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Skiba v. Sasser

United States District Court, S.D. Mississippi, Southern Division

September 11, 2017

JUDITH SKIBA PLAINTIFF
v.
ROBERT SASSER, ET AL. DEFENDANTS

          MEMORANDUM OPINION AND ORDER GRANTING DEFENDANTS' MOTION [15] TO DISMISS AND/OR TO COMPEL ARBITRATION

          HALIL SULEYMAN OZERDEN UNITED STATES DISTRICT JUDGE.

         BEFORE THE COURT is Defendants Robert Sasser, CEO, Dollar Tree Company Parent Company; Gary Philbin, President of Family Dollar Company, Subsidiary Company of Dollar Tree Company; Aaron Hendricks, District Manager of Family Dollar Company, Subsidiary of Dollar Tree Company; and Joe Young, Manager of Family Dollar Company, Subsidiary of Dollar Tree Company's Motion [15] to Dismiss and/or to Compel Arbitration filed March 28, 2017. In response, Plaintiff Judith Skiba filed an Answer [18] on April 17, 2017, which was amended by Motion [20] on April 26, 2017. The time for Defendants to file a reply has passed. For the reasons that follow, the Court finds that Defendants' Motion should be granted, the parties should be ordered to submit this matter to arbitration, and this case should be dismissed without prejudice.

         I. BACKGROUND

         This case arises out of pro se Plaintiff Judith Skiba's (“Plaintiff”) employment at the Family Dollar Store in Moss Point, Mississippi. Compl. [1] at 3. On February 8, 2016, Plaintiff filed a Charge of Discrimination under Title VII of the Civil Rights Act of 1964, 42 U.S.C. § 2000e, et seq. (“Title VII”), with the Equal Employment Opportunity Commission (“EEOC”). See EEOC documents [18-7] at 2. Plaintiff claimed that she had been discriminated against based upon her “race (White).” Id. Plaintiff alleged that she was hired in 2014, but beginning on January 25, 2015, was continuously subjected to racial slurs and vulgar language by a “Black coworker” which created a hostile work environment. Id. When she complained to her Manager and to the corporate offices, Plaintiff charged that her work hours were decreased while “Blacks were getting favoritism by getting more hours.” Id. Plaintiff contends that she was the only remaining “White employee” at the store when she was constructively discharged by being forced to resign due to the deplorable work conditions. Id. On October 7, 2016, the EEOC issued its Dismissal and Notice of Rights informing Plaintiff that it was not able to conclude that Plaintiff had been discriminated against under Title VII, but that if she desired to file suit she must do so within 90 days. Id. at 1.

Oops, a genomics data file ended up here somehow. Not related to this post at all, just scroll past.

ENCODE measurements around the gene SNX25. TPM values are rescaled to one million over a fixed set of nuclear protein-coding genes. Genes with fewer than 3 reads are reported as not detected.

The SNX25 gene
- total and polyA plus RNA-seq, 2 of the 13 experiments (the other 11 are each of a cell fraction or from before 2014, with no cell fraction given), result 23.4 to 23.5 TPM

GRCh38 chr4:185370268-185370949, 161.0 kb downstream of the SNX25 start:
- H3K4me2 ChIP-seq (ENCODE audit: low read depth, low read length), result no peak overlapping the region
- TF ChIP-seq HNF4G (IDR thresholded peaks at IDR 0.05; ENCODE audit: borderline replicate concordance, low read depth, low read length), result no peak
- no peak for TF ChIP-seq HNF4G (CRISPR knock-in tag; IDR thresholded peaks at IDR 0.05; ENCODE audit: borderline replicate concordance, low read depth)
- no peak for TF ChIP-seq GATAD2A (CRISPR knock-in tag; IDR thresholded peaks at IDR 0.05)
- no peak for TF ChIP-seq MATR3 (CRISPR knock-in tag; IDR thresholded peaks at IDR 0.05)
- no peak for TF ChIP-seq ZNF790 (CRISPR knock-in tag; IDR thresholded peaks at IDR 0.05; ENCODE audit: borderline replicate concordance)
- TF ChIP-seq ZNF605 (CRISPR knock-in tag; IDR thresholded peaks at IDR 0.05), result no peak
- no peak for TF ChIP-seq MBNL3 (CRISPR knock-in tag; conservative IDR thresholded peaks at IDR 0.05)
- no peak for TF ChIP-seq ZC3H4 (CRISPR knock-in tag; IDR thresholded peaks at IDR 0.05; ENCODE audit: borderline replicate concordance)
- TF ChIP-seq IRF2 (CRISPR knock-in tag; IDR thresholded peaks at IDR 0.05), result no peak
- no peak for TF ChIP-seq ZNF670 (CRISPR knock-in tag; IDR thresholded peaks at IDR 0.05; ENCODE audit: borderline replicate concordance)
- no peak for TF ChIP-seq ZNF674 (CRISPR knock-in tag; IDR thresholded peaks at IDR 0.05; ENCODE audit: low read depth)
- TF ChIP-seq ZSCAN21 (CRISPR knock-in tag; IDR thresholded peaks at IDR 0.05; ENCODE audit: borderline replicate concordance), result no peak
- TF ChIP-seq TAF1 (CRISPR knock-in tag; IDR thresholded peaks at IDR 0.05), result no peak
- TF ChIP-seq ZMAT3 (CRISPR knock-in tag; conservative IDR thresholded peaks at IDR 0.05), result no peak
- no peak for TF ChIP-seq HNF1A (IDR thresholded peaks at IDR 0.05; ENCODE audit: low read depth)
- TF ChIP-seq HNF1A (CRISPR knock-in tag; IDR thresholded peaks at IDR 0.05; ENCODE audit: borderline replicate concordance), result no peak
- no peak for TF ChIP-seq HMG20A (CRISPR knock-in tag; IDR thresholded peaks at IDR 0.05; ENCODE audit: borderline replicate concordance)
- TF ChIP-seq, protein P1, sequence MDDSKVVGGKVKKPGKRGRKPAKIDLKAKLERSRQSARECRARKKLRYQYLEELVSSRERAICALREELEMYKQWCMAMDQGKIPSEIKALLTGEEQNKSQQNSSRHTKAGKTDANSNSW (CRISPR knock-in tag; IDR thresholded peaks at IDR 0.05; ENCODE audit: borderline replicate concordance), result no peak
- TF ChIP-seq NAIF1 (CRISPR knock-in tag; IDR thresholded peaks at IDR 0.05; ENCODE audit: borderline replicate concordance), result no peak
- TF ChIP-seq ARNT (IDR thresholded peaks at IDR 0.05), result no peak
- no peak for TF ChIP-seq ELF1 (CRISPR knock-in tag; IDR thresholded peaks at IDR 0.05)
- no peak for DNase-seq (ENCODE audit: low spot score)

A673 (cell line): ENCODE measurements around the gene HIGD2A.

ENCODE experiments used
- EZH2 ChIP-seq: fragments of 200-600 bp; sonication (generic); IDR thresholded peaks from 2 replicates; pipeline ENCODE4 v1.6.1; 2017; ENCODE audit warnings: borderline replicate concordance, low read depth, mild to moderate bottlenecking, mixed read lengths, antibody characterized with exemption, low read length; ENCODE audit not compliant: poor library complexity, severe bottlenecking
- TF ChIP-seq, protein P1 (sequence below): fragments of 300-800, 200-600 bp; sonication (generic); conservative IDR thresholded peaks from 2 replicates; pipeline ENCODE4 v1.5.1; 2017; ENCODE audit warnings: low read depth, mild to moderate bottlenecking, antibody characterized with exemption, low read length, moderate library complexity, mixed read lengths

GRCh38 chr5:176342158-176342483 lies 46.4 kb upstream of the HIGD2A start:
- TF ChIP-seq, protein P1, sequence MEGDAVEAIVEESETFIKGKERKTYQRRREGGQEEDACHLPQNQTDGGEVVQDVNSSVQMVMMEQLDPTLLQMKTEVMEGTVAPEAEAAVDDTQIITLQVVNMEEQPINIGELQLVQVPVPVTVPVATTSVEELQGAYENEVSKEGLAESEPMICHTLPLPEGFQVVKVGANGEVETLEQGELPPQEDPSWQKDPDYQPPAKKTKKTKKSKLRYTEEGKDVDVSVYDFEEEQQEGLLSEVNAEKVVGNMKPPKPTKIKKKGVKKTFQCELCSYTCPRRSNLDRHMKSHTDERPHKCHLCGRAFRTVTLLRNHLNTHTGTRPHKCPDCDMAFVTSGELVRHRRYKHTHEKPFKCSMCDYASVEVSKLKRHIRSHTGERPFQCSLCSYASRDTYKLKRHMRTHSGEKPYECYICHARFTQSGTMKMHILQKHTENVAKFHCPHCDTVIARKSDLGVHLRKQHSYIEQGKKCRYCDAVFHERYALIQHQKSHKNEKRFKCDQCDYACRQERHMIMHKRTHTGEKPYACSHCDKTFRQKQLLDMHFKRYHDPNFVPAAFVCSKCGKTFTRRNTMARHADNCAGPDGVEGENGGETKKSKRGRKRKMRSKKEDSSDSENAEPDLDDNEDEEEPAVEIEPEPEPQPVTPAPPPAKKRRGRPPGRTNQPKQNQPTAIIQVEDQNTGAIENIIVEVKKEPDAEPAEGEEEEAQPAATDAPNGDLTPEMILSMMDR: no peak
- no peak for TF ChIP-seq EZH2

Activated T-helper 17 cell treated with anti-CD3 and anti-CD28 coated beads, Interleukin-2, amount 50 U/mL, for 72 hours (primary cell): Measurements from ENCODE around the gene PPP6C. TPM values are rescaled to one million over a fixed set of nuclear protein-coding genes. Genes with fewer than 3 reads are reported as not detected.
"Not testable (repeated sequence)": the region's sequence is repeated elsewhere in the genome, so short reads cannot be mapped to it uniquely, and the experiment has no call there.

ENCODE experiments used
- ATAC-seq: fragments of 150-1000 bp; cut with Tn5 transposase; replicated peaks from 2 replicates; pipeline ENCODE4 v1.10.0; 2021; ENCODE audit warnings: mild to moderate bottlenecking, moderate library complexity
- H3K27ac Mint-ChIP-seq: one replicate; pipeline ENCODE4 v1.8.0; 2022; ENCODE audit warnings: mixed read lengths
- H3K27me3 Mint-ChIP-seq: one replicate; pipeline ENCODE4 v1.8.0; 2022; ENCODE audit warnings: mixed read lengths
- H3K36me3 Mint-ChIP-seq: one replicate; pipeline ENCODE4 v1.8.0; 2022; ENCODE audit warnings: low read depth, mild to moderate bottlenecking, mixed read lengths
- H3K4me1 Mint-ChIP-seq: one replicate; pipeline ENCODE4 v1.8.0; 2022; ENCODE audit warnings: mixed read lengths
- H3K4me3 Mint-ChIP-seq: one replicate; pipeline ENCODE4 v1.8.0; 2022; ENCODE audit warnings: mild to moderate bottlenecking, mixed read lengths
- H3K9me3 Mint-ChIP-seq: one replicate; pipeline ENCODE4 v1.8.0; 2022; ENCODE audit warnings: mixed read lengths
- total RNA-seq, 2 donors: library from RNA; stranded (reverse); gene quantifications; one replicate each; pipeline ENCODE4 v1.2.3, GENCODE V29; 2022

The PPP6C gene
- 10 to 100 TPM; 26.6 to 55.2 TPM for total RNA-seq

On December 23, 2016, Plaintiff, proceeding pro se, filed her Complaint [1] advancing claims under Title VII and for violations of Mississippi Code § 25-9-103(c) and § 97-3-107 against Defendants Robert Sasser, CEO, Dollar Tree Company Parent Company; Gary Philbin, President of Family Dollar Company, Subsidiary Company of Dollar Tree Company; Aaron Hendricks, District Manager of Family Dollar Company, Subsidiary of Dollar Tree Company; and Joe Young, Manager of Family Dollar Company, Subsidiary of Dollar Tree Company (“Defendants”).[1]Compl. [1] at 1-7. Plaintiff seeks compensatory damages, jointly and severally, in the amount of $20, 000.00 from each Defendant, as well as punitive damages, jointly and severally, of $20, 000.00 from each Defendant.[2] Id. at 6.

         On March 28, 2017, Defendants filed their Motion [15] to Dismiss and/or to Compel Arbitration. Defendants contend that they are “officers or employees of Family Dollar, Inc. or Dollar Tree Company, the parent company of Family Dollar, ” and as individuals they are not liable for any alleged violation of Title VII. Defendants further argue that neither of the Mississippi statutes cited by Plaintiff are applicable to employment disputes between private sector employers and employees. According to Defendants, Plaintiff's Complaint fails to state a claim for which relief may be granted and should be dismissed pursuant to Federal Rule of Civil Procedure 12(b)(6). Mem. in Supp. [16] at 1 - 8. Defendants argue in the alternative that Plaintiff signed a valid arbitration agreement and thus seek to enforce the arbitration provision. Mot. [15] at 1-2; Mem. in Supp. [16] at 3-8.